Glad you didn't persist in that effort.
 

Beer can

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Pages 25 - 28
http://agrimoon.com/wp-content/uploads/Condensed-and-Dried-Milk.pdf

Other sources say the vacuum drying method is older than the current two common methods.
Pretty interesting. Didn't know condensing had been around that long. I did know at least a hundred years cause just about every town around had a small dairy plant back then and either made butter or condensed milk.

I've ran a hugemoungus three stage evaporator for condensing milk, skim milk, or what we mainly use it for now whey. Runs 75,000lbs a hr. It uses a combination of vacuum and high temp, three stages.
The whey we run first through a reverse osmosis system takes it from 4% solids to 15%, then through the 'plant' evaporator takes it to 40%. It can go much higher if you don't pay attention (I've never done it but have seen the aftermath) plugs everything up with rock hard product roto rooter has to spend a couple days reaming/drilling all the tubes out, not designed for drying lol.
 
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Beer can

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So, I periodically make acid-set cheese from discount milk and end up with several quarts of whey remaining.

I can use a quart to make bread if I have guests (I'm on a low-carb diet so I need to feed bread to other people so I don't eat it all).

I can drink a cup or two (hot, with salt and pepper). No one else will drink it.

I hate pouring it down the drain, so ...

Can I use it up in any useful quantity making mash for my chickens? Mixing it with feed and/or scratch?

Especially, if I mix it with scratch will it help improve the nutritional quality? I only give scratch once or twice a week -- mainly as a training treat or to help the integration process by letting all chickens have a treat together. When I give scratch I often mix it with things like scraps from soup-making.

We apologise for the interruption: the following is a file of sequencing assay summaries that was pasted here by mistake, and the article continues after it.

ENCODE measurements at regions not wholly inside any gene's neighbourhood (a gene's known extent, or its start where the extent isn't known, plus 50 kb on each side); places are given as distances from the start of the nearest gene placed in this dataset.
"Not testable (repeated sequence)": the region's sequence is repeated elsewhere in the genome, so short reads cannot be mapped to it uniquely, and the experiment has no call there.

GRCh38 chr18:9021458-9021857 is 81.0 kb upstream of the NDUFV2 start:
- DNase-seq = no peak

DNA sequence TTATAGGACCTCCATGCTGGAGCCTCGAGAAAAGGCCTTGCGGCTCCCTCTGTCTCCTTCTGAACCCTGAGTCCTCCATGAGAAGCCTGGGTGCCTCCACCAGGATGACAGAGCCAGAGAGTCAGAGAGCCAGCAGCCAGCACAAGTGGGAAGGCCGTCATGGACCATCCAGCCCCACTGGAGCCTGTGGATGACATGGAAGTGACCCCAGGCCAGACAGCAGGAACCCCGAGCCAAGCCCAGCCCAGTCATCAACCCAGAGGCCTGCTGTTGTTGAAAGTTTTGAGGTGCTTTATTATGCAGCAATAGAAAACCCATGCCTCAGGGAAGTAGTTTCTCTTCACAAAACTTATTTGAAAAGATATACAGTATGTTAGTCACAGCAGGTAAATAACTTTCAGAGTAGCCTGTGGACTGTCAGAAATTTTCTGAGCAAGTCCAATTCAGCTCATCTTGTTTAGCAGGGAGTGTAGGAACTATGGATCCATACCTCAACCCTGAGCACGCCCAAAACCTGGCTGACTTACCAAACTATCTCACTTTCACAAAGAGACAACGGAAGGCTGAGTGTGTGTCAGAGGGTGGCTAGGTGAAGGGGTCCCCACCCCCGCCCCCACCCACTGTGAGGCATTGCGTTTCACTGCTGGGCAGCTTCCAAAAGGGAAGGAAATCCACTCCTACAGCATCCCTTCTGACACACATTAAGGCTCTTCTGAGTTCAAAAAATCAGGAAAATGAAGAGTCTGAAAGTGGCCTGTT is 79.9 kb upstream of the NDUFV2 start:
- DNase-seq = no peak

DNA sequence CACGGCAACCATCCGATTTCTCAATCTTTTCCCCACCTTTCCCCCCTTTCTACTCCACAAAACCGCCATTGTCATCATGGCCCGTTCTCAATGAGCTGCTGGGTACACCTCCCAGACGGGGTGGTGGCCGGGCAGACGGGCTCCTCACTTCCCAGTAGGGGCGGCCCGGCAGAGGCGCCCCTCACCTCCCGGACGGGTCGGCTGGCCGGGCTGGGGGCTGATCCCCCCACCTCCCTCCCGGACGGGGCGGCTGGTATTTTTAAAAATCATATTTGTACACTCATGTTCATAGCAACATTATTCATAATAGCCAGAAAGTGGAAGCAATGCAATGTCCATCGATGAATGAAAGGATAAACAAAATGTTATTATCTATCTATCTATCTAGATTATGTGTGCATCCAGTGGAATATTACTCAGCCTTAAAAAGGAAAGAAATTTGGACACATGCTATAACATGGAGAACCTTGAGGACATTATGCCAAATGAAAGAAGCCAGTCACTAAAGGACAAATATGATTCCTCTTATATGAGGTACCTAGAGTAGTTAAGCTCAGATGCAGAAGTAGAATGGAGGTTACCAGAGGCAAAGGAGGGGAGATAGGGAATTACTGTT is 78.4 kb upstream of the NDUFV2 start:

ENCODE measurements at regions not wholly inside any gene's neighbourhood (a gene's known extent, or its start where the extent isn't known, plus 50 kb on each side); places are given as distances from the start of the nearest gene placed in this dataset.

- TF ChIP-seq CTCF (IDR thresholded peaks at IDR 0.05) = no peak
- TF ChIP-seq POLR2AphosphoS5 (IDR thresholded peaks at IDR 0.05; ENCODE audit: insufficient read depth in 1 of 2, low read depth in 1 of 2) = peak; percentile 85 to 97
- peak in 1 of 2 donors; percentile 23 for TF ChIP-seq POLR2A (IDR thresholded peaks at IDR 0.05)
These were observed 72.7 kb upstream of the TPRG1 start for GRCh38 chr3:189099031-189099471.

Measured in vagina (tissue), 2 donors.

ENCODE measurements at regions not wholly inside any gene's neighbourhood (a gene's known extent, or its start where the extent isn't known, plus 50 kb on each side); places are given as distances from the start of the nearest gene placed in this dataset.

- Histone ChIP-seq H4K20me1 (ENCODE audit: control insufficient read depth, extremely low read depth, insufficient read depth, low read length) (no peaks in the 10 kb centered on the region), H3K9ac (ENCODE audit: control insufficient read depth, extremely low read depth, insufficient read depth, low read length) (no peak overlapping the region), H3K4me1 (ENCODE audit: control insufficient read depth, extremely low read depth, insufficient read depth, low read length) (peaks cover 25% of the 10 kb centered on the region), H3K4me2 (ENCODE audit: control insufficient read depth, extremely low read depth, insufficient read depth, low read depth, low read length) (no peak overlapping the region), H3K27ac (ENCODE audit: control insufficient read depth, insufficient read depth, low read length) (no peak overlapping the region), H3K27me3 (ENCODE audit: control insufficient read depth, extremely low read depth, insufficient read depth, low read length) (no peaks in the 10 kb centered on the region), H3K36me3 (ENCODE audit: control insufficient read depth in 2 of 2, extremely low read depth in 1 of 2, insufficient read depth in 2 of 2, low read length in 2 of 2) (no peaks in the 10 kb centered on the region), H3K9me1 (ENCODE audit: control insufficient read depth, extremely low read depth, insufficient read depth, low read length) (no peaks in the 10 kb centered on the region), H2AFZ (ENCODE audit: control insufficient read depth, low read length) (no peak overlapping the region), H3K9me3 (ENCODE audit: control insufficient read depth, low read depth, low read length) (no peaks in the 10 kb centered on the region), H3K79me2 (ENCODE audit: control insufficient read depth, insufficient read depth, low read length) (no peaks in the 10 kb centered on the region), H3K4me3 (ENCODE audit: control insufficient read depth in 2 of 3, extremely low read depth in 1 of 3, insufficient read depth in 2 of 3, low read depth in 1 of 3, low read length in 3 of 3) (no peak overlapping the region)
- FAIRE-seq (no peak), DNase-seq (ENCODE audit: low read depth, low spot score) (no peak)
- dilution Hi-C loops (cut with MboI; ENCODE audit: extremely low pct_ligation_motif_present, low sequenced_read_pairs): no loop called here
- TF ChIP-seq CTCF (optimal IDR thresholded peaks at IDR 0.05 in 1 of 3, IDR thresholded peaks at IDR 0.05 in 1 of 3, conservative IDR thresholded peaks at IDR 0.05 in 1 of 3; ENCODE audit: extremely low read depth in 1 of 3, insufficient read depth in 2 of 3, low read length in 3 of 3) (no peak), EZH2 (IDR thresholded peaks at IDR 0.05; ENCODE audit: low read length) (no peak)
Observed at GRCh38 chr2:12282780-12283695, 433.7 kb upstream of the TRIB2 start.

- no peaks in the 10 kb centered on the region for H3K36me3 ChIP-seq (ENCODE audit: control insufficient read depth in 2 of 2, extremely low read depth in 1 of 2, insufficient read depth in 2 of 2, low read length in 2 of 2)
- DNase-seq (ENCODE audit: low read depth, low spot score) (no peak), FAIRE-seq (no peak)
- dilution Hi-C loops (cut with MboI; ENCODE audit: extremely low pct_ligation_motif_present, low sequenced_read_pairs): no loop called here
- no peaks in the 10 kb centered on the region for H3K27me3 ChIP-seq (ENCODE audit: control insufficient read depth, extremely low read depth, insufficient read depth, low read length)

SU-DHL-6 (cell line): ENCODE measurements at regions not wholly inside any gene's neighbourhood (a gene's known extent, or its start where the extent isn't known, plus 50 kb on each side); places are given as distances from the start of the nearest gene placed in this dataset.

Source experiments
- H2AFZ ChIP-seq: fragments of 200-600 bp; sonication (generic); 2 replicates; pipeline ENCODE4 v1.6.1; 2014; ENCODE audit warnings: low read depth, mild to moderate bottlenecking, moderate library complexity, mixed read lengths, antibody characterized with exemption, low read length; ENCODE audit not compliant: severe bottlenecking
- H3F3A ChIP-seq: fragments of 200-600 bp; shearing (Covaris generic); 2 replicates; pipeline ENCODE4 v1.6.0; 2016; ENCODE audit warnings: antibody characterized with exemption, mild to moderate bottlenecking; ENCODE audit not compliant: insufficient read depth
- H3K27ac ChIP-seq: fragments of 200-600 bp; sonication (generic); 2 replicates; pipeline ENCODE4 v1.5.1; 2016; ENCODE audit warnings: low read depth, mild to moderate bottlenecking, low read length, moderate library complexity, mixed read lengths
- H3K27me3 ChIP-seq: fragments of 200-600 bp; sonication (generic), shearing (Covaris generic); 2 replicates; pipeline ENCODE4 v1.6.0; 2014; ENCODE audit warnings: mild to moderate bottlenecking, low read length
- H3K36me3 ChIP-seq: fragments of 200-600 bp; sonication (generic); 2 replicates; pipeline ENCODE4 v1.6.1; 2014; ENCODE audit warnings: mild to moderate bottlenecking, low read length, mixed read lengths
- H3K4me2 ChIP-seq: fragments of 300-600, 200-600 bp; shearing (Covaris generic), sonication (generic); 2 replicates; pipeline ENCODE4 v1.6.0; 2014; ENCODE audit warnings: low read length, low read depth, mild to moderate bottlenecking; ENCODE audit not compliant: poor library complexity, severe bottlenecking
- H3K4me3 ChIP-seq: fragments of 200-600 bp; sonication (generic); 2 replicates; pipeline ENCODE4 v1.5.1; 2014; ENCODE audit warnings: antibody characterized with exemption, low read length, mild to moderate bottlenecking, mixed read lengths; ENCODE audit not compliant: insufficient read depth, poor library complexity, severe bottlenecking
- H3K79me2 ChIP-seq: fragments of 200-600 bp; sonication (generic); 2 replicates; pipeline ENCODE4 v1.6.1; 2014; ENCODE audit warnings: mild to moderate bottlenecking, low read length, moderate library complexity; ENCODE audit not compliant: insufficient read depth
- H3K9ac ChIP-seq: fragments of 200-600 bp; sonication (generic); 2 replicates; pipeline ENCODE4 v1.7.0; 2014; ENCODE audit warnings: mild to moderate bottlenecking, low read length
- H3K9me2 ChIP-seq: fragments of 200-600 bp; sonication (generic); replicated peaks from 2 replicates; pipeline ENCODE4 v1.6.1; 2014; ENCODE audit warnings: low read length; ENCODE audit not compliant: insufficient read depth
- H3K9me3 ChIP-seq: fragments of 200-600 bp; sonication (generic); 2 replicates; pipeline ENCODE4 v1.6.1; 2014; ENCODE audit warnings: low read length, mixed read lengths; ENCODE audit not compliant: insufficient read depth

This is the best nutritional info I've found, but I don't know if the sodium content reflects mine because I don't salt the milk before making the cheese, preferring to salt the cheese afterward.

https://www.nutritionvalue.org/Whey,_fluid,_acid_nutritional_value.html

With my math disability I get lost in feed analysis numbers beyond simple things
Really interests me, kinda jumping around here, I can get tons of whey and have read a little on it. Always wanted to add it to their feed knowing protein but have been hesitant reading some stuff on digestibility and the fact I did a few times mix our concentrated whey in their feed and they didn't like it. Didn't go any farther than that. Maybe I added too much (I did add a lot) or as I thought maybe because it was acid whey, the product we make, cottage cheese results in a acid whey. Years ago we used to buy a sweet whey for a product we were making it was condensed also. That sweet whey smelt really good, like something you'd put on icecream. Not sure the difference between the two, but pretty sure the sweet whey came from mozzarella cheese..